Briefing Room: Know Your Enemy

As this is written, a point of contention for journalists and the general public is the fact that people in the White House—from the President to press secretaries—won’t use the word “Islamic” when describing terrorists. The term used is “radical extremists.”

I suppose the reason for such political correctness is not wanting to offend peaceful persons who happen to be Muslims. However, I think the fact that we are not at war with peaceful Muslims goes without saying.

Let’s examine this a bit further. Presently, the two biggest threats to our security are the group known as ISIS and the nation of Iran. ISIS is an acronym for Islamic State in Iraq and Syria. The official name for Iran is the Islamic Republic of Iran.

I’m surely not as smart as those leading our great nation, but since our enemies use “Islamic” in their very names, I don’t see why calling them Islamic extremists or Islamic terrorists is a bad thing.

The simple, brutal fact is that we are at war with people who want to kill small children, rape, torture, behead, burn people alive, and have sworn to wipe the “Small Satan” and “Large Satan” [Israel and the United States] from the face of the Earth.”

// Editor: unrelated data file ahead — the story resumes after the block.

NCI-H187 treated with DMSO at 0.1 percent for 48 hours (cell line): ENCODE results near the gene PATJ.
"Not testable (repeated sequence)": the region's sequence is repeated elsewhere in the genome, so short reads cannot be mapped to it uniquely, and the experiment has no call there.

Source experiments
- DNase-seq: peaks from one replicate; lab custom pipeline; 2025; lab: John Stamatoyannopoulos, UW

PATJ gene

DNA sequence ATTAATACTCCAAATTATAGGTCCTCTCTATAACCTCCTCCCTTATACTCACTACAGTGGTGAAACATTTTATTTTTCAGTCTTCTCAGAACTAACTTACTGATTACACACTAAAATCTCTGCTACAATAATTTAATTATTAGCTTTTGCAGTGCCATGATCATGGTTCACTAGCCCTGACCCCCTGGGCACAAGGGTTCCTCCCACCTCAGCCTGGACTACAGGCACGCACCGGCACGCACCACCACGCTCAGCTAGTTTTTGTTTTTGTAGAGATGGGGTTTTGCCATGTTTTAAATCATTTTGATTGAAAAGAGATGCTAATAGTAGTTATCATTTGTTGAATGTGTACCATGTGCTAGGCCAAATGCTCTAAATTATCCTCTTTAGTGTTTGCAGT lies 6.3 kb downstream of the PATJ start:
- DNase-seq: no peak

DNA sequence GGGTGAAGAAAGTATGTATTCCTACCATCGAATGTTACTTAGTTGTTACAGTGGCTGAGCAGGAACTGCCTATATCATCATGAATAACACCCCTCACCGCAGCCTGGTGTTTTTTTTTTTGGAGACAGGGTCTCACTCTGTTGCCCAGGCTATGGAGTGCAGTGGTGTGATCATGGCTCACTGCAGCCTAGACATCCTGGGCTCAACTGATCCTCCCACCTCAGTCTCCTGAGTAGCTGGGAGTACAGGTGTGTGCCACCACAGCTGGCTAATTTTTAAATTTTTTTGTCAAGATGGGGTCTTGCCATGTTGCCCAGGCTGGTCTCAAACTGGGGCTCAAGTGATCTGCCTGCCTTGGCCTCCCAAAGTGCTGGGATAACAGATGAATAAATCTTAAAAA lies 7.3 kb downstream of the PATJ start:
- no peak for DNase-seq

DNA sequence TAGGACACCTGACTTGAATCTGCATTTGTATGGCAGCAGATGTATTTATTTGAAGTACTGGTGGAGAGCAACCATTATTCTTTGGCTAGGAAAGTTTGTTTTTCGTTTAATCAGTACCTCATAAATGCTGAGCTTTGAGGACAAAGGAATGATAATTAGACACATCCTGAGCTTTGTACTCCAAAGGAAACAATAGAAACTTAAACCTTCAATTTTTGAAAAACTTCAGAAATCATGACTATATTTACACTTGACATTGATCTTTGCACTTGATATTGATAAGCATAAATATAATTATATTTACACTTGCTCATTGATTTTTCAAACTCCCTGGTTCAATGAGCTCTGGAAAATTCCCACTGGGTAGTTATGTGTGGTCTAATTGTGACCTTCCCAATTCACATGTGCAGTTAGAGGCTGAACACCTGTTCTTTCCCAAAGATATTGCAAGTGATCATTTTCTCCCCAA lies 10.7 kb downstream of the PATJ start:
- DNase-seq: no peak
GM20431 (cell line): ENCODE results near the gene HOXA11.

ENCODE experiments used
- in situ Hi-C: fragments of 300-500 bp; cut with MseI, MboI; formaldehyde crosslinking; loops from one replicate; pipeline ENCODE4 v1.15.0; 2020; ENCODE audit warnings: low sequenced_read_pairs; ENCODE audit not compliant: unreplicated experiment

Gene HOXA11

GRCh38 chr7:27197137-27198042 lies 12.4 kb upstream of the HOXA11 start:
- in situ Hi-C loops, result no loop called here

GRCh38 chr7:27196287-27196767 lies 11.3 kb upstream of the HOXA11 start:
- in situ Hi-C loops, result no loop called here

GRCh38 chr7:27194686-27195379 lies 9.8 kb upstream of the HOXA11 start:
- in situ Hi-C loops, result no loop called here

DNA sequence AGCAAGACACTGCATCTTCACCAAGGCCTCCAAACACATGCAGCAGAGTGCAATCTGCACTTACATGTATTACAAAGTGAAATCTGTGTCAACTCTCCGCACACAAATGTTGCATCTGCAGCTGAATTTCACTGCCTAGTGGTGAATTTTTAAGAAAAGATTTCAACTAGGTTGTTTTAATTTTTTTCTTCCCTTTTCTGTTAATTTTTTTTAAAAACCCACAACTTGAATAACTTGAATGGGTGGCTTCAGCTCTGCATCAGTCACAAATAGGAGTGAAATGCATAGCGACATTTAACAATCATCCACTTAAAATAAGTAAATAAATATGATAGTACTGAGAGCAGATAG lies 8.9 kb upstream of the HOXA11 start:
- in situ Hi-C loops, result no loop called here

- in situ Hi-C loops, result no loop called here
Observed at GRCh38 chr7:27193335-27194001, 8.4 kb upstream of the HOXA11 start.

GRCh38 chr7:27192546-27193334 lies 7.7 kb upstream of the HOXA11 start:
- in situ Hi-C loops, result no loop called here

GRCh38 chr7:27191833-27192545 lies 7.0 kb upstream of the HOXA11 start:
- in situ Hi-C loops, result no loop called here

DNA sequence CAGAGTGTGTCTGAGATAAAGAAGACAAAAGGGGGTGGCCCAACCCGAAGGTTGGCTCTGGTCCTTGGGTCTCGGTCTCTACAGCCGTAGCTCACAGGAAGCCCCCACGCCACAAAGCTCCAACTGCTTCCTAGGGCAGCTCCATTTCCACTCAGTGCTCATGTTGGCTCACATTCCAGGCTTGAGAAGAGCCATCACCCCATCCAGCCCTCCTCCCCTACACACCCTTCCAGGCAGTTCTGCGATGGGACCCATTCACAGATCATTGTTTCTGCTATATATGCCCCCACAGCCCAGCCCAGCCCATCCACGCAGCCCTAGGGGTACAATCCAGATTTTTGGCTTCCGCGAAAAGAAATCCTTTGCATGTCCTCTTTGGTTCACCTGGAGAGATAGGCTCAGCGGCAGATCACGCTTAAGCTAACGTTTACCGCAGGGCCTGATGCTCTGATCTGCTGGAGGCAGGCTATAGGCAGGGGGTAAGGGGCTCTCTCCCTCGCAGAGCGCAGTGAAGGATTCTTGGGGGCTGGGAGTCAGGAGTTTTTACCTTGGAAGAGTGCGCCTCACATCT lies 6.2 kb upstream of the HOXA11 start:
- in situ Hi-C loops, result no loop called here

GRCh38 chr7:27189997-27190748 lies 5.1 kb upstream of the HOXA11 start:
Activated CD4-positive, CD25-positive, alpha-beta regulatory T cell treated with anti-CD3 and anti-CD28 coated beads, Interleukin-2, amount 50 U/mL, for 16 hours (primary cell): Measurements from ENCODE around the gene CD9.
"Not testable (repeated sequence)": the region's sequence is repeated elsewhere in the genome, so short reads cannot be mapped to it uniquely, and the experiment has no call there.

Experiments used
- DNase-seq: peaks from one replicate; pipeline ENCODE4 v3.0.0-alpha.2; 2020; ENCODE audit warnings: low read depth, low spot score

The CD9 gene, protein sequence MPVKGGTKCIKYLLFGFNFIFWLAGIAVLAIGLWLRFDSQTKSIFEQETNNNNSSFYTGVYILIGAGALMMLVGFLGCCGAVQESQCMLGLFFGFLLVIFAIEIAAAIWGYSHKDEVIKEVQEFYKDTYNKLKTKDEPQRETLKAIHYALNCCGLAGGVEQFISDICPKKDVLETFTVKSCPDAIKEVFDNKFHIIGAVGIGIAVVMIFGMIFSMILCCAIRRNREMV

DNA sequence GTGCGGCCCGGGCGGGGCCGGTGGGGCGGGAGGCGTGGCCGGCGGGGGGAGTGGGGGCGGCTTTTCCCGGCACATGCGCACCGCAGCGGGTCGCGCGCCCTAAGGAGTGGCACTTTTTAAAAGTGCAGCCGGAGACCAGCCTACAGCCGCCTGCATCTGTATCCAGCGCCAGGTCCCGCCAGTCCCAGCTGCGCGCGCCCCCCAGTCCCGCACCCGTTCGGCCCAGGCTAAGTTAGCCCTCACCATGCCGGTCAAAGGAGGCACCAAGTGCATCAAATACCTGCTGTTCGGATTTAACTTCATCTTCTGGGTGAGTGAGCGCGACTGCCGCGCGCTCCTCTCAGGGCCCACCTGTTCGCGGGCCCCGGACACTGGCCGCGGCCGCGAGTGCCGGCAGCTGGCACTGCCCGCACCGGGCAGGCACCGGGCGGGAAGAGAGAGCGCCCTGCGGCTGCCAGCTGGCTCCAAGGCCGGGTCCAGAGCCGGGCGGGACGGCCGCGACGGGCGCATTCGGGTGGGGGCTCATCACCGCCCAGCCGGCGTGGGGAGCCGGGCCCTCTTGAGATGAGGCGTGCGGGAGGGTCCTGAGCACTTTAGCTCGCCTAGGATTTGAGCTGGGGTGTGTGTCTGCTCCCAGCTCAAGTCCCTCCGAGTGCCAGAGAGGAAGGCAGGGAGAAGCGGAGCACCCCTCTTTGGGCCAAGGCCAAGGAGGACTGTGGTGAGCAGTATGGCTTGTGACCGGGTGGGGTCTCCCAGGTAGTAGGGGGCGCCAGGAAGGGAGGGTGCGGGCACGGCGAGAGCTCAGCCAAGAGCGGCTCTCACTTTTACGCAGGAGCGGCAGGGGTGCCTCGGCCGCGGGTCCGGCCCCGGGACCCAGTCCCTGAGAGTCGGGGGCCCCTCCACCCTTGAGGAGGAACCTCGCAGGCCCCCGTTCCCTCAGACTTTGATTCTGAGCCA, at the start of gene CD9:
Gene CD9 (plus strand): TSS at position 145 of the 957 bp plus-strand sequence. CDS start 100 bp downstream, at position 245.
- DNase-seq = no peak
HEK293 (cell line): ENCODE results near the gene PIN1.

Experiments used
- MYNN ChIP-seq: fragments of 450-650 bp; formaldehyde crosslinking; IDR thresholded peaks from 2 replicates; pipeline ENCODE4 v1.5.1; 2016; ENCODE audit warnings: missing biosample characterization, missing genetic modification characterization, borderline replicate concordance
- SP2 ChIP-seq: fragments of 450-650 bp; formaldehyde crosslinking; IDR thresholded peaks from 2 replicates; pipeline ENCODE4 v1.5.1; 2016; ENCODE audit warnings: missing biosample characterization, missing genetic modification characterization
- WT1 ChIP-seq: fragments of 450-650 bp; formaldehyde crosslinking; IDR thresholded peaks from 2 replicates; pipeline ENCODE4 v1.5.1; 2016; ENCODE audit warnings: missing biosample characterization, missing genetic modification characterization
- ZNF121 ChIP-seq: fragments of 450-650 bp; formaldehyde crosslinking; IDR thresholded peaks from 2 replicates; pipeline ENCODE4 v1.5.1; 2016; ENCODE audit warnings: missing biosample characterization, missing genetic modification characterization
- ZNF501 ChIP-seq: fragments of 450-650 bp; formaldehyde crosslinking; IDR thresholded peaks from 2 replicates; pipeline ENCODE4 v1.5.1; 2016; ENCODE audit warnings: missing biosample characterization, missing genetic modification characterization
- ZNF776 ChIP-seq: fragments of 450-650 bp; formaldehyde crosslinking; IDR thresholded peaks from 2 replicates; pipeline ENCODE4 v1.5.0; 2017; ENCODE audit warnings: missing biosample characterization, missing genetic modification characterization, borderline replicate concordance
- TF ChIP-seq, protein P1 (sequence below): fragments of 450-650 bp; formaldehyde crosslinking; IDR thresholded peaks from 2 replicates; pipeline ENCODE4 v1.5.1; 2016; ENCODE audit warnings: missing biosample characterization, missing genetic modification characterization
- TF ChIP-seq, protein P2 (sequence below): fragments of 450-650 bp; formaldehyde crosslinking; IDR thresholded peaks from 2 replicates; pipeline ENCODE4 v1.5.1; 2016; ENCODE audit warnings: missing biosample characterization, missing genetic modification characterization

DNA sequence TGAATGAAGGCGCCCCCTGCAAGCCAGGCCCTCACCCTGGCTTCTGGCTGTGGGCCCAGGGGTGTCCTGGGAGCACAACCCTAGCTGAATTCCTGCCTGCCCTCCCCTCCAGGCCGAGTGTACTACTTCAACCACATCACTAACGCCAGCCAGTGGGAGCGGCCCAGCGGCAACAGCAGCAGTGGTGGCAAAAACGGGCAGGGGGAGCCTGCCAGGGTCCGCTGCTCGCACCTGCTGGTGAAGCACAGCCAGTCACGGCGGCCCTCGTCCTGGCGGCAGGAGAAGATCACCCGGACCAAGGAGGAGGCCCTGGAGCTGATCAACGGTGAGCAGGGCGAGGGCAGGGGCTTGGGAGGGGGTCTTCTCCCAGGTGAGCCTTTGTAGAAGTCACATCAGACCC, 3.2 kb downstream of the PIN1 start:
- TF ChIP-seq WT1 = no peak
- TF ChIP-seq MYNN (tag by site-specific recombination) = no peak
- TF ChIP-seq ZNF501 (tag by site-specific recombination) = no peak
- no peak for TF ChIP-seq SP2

And the White House only wants to refer to them as “radical.” I guess it should not come as a huge surprise, since this is the same Administration that changed the name of the Global War on Terror to Overseas Contingency Operation.

Back in the day, law enforcement officers were dispatched to a “family fight.” Now they are dispatched to a “domestic dispute.” The term is so mild it’s almost pleasant, and does not accurately describe what’s going on—a fight! Rather it sounds like a butler and maid negotiating a pay raise.

In the interest of being PC, not calling a spade a spade can get people injured—or killed.

In The Art of War, Sun Tzu said, “If you know the enemy and know yourself, you need not fear the result of a hundred battles. If you know yourself but not the enemy, for every victory gained you will also suffer a defeat. If you know neither the enemy nor yourself, you will succumb in every battle.”

Those words resonate as much today as they did when they were written 2,500 years ago. I hope our leaders don’t fall into that last category.

Until next time, stay low and watch your back.

(sig)

Discussion
  • (will not be published)

No Comments